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black woman stereotype, the potential biases that we identified, and how its effects can generate harmful consequences for black female coworkers. It is also important to note that we focus on the angry reactions of black women as opposed to black men. Anger is often classified as either verbal or physical, with verbal anger including actions such as swearing and demeaning comments, and physical anger referring to actions such as throwing objects and striking coworkers. While there does exist a stereotype of an angry black male, it often portrays the male as physically dangerous and violent (Shapiro et al., 2009). The type of anger we examine in the present context is verbal. Therefore, the stereotype of the angry black woman as hostile and illtempered is significantly more relevant here than that of the angry black male. We expect that the present situation is not extreme enough to activate the stereotype of the angry black male. If the stereotype of the angry black male is not activated, then it significantly

This graph shows the extent to which participants see the cause of Jordan’s anger as internal or external. The higher the number is on the y-axis, the more participants believe Jordan’s anger is caused internally by her personality. The four groups depicted in the graph refer to the four versions of Jordan in the videos. As you can see, perceptions of internal causality are highest when Jordan is an angry black woman.

t Black t White

limits the amount of variance that gender can account for in perceptions of behavior.

Conclusion Black employees have to overcome myriad hurdles at work based on the color of their skin. For black women, our research indicates that there may be additional considerations when identifying bias at work. Anger is an emotion that employees may display in a variety of work contexts, often stemming from a perceived injustice. Bolstered by cultural reinforcement, the stereotype regarding the angry black woman can affect how individuals view displays of anger at work. In our study, angry black women were seen as lower performers, less capable leaders, deserving of fewer rewards, and warranting a more negative letter of recommendation. The angry black woman stereotype represents another hurdle for black women, and we urge future research to expand upon our understanding of the effects of such perceptions on black women at work.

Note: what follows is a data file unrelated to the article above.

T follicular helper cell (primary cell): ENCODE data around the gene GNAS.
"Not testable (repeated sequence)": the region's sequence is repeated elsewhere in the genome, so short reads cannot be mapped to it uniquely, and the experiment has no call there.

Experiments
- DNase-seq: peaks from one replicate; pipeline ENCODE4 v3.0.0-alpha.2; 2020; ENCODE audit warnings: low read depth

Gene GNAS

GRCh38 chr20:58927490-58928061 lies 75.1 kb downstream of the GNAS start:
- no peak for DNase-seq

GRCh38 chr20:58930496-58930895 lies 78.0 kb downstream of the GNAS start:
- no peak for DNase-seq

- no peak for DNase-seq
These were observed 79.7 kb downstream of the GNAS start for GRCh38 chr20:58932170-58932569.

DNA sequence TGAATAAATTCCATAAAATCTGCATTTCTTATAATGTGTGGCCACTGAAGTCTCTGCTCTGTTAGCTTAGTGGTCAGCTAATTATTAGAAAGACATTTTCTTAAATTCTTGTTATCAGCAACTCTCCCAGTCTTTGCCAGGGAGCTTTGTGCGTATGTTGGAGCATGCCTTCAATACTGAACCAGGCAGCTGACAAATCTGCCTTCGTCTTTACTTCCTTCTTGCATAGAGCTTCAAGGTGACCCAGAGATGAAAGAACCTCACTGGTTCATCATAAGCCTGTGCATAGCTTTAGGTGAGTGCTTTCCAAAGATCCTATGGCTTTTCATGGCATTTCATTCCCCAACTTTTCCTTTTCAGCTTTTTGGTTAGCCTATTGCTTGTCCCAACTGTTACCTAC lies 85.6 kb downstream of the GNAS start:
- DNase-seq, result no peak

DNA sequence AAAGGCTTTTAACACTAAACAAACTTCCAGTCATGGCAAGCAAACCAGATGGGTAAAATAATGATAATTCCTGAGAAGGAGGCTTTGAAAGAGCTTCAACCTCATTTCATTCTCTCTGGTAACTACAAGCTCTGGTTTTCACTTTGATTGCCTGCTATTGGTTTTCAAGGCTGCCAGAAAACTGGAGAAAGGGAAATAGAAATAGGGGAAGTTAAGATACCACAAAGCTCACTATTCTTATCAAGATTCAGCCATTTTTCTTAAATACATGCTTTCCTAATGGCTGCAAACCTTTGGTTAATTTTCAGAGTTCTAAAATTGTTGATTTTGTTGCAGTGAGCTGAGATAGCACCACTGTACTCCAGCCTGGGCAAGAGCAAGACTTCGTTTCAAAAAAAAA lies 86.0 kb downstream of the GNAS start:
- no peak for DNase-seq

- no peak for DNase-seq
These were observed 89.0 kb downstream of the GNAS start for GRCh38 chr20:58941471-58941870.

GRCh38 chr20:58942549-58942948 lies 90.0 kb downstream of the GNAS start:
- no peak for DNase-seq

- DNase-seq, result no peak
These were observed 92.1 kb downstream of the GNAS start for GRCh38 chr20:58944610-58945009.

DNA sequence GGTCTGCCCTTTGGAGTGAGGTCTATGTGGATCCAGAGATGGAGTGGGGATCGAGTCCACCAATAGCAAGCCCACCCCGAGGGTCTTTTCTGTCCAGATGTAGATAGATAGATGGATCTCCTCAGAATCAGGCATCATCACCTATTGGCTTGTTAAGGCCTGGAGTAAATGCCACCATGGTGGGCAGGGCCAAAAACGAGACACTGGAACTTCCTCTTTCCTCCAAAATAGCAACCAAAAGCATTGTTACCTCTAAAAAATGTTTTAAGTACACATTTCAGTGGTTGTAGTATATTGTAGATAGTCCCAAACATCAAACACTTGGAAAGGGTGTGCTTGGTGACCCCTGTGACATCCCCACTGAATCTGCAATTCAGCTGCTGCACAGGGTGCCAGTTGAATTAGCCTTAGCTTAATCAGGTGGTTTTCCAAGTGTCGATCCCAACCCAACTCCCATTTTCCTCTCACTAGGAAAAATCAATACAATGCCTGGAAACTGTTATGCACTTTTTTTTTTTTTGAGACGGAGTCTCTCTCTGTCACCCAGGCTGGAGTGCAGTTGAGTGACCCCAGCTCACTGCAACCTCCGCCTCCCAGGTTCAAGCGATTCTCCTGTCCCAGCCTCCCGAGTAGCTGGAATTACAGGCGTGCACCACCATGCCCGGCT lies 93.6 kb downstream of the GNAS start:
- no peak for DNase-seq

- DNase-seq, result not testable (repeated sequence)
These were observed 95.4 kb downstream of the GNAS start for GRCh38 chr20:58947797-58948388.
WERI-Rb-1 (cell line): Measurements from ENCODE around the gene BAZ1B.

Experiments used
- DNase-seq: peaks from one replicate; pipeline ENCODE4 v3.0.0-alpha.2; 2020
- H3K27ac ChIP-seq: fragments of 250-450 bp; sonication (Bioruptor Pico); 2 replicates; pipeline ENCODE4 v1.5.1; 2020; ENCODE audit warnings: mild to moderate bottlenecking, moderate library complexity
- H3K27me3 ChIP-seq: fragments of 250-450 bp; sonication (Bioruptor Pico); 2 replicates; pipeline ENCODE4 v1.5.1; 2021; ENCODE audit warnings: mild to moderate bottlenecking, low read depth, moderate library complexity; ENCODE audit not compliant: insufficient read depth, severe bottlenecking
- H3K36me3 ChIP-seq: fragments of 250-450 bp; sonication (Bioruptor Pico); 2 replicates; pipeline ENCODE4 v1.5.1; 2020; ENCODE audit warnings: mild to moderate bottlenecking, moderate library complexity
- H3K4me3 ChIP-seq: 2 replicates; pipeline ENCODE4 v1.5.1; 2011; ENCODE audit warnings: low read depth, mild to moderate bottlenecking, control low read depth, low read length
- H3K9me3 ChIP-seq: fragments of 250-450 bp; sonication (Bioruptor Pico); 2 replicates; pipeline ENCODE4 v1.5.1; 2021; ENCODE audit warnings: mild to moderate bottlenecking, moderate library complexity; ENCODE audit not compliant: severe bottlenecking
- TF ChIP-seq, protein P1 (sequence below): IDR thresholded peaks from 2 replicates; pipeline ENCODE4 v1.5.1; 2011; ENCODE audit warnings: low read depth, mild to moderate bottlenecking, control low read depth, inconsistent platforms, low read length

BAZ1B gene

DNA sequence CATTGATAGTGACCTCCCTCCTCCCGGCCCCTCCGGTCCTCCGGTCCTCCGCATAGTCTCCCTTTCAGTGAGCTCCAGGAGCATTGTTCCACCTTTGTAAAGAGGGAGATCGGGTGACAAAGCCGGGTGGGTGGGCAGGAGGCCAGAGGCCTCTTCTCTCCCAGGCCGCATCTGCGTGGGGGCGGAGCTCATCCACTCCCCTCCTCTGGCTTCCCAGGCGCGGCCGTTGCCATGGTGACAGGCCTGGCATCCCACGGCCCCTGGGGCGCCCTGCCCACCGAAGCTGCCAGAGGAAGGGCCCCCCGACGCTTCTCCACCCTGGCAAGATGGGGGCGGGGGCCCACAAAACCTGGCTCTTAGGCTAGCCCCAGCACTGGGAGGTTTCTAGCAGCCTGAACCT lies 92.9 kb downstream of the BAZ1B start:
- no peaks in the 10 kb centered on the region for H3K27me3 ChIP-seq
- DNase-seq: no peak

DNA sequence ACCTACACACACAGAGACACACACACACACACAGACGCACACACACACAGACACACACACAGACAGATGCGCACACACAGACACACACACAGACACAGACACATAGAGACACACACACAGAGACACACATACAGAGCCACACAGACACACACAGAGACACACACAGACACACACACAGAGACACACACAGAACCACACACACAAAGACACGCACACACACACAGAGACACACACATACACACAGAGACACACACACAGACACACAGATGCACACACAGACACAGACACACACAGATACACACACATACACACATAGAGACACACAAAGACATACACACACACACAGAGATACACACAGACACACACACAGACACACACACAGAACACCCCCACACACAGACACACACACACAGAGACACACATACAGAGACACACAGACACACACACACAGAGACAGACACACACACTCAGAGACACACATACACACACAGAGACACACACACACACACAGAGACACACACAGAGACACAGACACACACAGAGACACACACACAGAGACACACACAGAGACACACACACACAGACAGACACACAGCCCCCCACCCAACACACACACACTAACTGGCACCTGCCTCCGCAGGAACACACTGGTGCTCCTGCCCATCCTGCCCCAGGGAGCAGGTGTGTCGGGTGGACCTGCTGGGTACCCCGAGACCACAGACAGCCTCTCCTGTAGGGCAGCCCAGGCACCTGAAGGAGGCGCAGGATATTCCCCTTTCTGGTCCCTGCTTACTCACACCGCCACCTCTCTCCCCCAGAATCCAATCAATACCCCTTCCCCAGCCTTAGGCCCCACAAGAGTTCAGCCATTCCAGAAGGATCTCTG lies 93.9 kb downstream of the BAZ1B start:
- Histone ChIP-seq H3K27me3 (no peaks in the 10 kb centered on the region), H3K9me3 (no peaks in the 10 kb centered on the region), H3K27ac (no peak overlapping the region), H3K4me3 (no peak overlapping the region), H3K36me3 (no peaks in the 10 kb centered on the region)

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References Applebaum, B. (2013). Vigilance as a response to white complicity. Educational Theory, 63, 17-34. Ashley, W. (2014). The angry black woman: The impact of pejorative stereotypes on psychotherapy with black women. Social Work in Public Health, 29, 27-34. Cheers, I. M. (2017). The evolution of black women in television: Mammies, matriarchs and mistresses. New York, NY: Routledge. Costa, A. B., Peroni, R. O., de Camargo, E. S., Pasley, A., & Nardi, H. C. (2015). Prejudice toward gender and sexual diversity in a Brazilian public university: Prevalence, awareness, and the effects of education. Sexuality Research and Social Policy, 12, 261-272. Ilies, R., De Pater, I. E., & Judge, T. (2007). Differential affective reactions to negative and positive feedback, and the role of self-esteem. Journal of Managerial Psychology, 22, 590-609.